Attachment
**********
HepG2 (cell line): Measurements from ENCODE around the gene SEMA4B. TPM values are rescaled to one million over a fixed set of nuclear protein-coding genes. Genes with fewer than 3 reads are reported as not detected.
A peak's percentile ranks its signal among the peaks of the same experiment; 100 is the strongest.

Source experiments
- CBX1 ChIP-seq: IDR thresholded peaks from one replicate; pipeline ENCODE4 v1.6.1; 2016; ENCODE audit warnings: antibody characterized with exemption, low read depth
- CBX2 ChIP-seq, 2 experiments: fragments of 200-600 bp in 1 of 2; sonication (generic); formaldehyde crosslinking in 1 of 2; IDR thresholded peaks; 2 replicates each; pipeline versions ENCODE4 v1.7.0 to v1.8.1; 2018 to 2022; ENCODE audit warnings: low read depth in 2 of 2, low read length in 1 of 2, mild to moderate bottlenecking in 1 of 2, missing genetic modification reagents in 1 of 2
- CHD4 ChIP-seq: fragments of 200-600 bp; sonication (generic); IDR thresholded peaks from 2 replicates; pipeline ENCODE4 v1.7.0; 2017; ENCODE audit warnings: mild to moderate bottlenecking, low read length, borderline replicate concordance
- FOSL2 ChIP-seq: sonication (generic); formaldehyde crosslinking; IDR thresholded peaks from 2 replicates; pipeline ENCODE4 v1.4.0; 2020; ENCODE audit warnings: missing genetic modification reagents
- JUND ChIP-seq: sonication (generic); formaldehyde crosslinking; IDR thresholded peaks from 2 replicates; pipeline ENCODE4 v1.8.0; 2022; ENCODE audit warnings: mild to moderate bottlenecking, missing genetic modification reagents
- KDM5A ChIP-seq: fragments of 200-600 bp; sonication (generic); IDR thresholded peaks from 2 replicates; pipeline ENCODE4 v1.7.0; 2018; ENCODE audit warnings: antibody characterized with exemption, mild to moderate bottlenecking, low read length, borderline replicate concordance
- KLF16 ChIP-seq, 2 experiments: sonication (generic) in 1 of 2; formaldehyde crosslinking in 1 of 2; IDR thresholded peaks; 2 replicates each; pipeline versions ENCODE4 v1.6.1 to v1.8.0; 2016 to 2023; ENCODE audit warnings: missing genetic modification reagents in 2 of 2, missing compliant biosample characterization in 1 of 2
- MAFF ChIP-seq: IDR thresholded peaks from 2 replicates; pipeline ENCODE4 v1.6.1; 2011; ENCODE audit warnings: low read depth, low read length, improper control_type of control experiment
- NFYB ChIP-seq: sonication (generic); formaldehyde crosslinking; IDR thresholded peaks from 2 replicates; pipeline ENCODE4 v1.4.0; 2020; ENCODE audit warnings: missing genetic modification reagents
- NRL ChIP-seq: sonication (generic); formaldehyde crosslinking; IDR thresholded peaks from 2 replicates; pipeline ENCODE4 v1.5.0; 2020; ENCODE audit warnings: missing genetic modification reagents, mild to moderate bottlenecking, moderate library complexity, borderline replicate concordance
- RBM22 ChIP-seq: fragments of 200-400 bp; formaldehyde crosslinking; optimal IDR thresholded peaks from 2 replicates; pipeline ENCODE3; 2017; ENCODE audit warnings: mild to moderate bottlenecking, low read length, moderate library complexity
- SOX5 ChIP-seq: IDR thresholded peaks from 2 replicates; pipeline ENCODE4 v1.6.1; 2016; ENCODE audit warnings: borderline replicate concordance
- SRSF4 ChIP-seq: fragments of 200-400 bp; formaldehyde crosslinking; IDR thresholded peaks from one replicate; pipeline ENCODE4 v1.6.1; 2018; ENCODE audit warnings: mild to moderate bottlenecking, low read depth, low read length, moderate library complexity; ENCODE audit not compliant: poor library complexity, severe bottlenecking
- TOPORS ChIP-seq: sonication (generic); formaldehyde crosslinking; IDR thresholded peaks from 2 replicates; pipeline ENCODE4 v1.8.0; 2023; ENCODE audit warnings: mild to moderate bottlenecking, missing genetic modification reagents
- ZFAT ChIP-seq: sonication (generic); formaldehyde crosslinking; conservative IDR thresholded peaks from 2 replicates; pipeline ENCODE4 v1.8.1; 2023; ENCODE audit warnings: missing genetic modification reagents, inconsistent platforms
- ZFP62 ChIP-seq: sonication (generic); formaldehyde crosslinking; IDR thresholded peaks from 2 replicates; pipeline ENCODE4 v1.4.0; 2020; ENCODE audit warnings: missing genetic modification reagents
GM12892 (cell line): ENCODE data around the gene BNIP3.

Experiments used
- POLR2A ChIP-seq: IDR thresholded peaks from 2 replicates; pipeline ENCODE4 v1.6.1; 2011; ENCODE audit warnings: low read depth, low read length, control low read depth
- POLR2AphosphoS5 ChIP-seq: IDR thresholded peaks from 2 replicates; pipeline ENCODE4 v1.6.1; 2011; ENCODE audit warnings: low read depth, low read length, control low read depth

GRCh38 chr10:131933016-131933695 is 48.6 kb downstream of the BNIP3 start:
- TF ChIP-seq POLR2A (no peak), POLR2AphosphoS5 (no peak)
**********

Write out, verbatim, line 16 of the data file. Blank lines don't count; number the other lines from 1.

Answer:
- SRSF4 ChIP-seq: fragments of 200-400 bp; formaldehyde crosslinking; IDR thresholded peaks from one replicate; pipeline ENCODE4 v1.6.1; 2018; ENCODE audit warnings: mild to moderate bottlenecking, low read depth, low read length, moderate library complexity; ENCODE audit not compliant: poor library complexity, severe bottlenecking